Russia’s special military operation in Ukraine, triggered as Moscow claims by the U.S.-led West violating its national security red lines in that former Soviet republic in particular and in the region more broadly, will have far-reaching consequences for Europe’s future. The most immediate impact is that the NATO members have rallied behind the U.S. on the pretext of working more closely together to counter the renewed so-called “Russian threat.” Many members fear that Russia might attack them after Ukraine.
Never mind that Moscow is extremely unlikely to test Washington’s commitment to NATO’s Article 5 of collective defense, which is interpreted as meaning that an attack against one member is an attack against all of them, this prevailing narrative very clearly shapes the European countries’ policymaking nowadays. Even Germany, which had previously declined to send weapons to conflict zones due to its terrible history of starting World War II, is now shipping them to Ukraine and even doing so clandestinely “to avoid security risks.”
The EU’s de facto leader also suspended the Nord Stream II gas pipeline between it and Russia that had been the target of immense American pressure over the past half-decade. Furthermore, the bloc set a deadline for phasing out its self-described “dependency” on Russian gas, oil, and coal by 2027. In connection with this, Reuters reported that “The European Union depends on Russia for about 40 percent of its natural gas. Russia also supplies about 27 percent of its oil imports, and 46 percent of its coal imports.”
This accelerated “decoupling” of the EU’s complex energy interdependence with Russia is fraught with strategic risks since the bloc might plunge into an even worse economic crisis as a result of the expected spike in prices that’s predicted to accompany more LNG imports from the U.S. and West Asia. Furthermore, the green investments that it’s committed to are costly and will take time to materialize, meaning that the EU might not be able to fully “decouple” from Russia in the next five years.
In any case, the self-evident trend is that these two parties are indeed “decoupling” in all respects. It’s not just energy either, but practically everything that used to bind these civilizational partners together for centuries. The U.S.-led West’s unprecedented sanctions campaign against Russia will ensure that they won’t ever come back together anytime soon. That will in turn return the EU under the U.S.’s declining unipolar hegemony, giving it a much-needed boost that it’ll certainly exploit for its own interests.
The so-called “Russian threat” that’s been hyped up nowadays in Europe will likely result in more defense expenditures that could potentially occur at the expense of the bloc’s stereotypically generous social spending. This would advance American aims since Washington has always wanted NATO members to commit 2 percent of their GDP to defense. Many will likely also purchase U.S. military-technical products too as they take steps towards creating the previously proposed EU army.
That structure would essentially complement NATO and serve as the U.S.’s proxy force for “containing” Russia in Europe. Upon its comprehensive development with time and in full coordination with its American patrons, the EU army might be able to proverbially “shoulder the burden of regional leadership” (as Washington policymakers are always fond of describing it). This could free up U.S. forces to refocus more on their attempted “containment” of China in Asia that’s nevertheless doomed to fail.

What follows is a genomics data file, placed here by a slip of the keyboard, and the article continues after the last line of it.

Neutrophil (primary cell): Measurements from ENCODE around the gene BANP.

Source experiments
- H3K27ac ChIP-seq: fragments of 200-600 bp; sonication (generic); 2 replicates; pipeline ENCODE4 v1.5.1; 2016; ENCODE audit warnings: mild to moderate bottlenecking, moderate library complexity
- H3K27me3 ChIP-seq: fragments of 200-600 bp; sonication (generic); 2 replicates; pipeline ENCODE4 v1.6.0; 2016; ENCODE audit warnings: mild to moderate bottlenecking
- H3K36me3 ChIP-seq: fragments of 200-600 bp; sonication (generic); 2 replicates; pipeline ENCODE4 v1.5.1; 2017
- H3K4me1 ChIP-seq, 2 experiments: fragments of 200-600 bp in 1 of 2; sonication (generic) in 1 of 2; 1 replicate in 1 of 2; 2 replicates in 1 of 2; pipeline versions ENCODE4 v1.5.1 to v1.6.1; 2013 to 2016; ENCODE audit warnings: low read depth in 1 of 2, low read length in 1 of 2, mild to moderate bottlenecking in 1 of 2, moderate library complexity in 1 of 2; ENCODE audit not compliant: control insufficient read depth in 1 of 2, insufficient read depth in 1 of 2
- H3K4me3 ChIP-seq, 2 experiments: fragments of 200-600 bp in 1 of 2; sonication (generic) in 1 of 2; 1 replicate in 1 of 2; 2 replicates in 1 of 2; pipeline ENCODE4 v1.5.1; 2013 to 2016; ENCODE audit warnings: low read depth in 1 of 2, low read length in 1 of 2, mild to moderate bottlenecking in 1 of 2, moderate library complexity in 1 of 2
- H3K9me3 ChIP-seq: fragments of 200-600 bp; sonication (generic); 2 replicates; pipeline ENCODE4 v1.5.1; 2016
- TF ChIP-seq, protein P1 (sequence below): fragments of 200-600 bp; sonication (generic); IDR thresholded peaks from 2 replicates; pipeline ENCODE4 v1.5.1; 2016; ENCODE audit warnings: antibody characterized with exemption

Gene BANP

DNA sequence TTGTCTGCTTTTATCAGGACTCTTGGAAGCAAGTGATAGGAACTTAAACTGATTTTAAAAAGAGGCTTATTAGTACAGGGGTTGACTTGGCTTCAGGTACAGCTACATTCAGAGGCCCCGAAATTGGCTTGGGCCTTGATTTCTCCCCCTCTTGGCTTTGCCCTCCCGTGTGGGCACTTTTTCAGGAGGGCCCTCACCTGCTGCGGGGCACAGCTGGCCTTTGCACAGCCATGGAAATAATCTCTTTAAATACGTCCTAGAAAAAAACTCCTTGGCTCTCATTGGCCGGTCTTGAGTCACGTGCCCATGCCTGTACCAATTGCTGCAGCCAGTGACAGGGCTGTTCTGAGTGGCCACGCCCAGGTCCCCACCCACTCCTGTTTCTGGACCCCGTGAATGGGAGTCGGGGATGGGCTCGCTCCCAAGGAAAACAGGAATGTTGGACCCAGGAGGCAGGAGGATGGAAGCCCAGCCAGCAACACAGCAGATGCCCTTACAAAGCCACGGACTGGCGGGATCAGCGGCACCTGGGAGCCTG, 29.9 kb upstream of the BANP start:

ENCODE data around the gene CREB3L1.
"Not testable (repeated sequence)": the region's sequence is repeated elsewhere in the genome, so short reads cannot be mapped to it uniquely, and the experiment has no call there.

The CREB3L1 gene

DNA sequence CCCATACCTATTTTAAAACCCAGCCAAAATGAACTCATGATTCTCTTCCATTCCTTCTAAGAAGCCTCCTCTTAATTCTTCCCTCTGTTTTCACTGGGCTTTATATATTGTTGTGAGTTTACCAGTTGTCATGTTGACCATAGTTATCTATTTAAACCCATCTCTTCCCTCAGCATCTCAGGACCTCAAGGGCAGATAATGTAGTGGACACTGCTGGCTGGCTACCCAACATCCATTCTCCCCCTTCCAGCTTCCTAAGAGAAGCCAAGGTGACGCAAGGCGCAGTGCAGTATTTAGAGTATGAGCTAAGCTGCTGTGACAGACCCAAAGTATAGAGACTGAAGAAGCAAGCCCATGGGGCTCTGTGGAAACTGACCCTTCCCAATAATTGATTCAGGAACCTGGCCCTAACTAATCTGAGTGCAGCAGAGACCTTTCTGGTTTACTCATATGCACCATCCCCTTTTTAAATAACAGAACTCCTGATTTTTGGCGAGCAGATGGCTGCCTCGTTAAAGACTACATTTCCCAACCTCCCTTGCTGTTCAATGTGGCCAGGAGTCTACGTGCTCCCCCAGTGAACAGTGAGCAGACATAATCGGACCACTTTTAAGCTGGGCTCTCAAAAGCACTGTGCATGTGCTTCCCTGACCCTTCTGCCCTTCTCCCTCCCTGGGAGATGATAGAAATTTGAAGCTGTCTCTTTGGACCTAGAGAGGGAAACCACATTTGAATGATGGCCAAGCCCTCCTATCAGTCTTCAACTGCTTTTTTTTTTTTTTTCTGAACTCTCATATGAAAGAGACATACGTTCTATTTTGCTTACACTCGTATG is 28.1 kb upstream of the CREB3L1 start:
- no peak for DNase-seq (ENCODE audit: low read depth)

In the wake of their potentially gradual withdrawal from Europe (whenever that might come to pass), it’s expected that Germany will jostle with France and Poland to become the U.S.’s primary “Lead From Behind” partner. This concept dates back to NATO’s 2011 War on Libya when former U.S. President Barack Obama claimed that his country was “leading from behind” as its British and French NATO allies “led from the front” by carrying out most combat operations during that campaign.
The emerging scenario is that Germany would “lead from the front” against Russia while the U.S. provides so-called “back-end support” such as intelligence, logistics, military equipment, advisors, and so on and so forth along what many are describing as the “new iron curtain” that’s descending across Europe. Poland would likely play a pivotal role too considering its historical disagreements with Russia and its conservative-nationalist leadership’s desire to de facto resurrect their former Commonwealth.
The future of Europe therefore disturbingly looks a lot like its past, one that many had hitherto assumed was part of a bygone era that was destined to never return. Russian-NATO tensions, which are expected to most directly take the form of Russian-EU ones that will most likely be characterized by Russian-German and Russian-Polish tensions, will likely come to define this new era. As those two actively compete with one another, the U.S. will have divided and ruled them to its hegemonic benefit.
These dynamics might be politically impossible to preemptively avert since diplomatic solutions to the U.S.-provoked security dilemma that initially triggered this sequence of events appear ever more distant in light of the fast-moving developments of the past three weeks. Observers can therefore only hope that cooler heads will prevail and that the increasingly undeniable new cold war doesn’t ever turn hot like many fear might happen if someone makes the wrong move and everything spirals out of control.
Andrew Korybko is a Moscow-based American political analyst.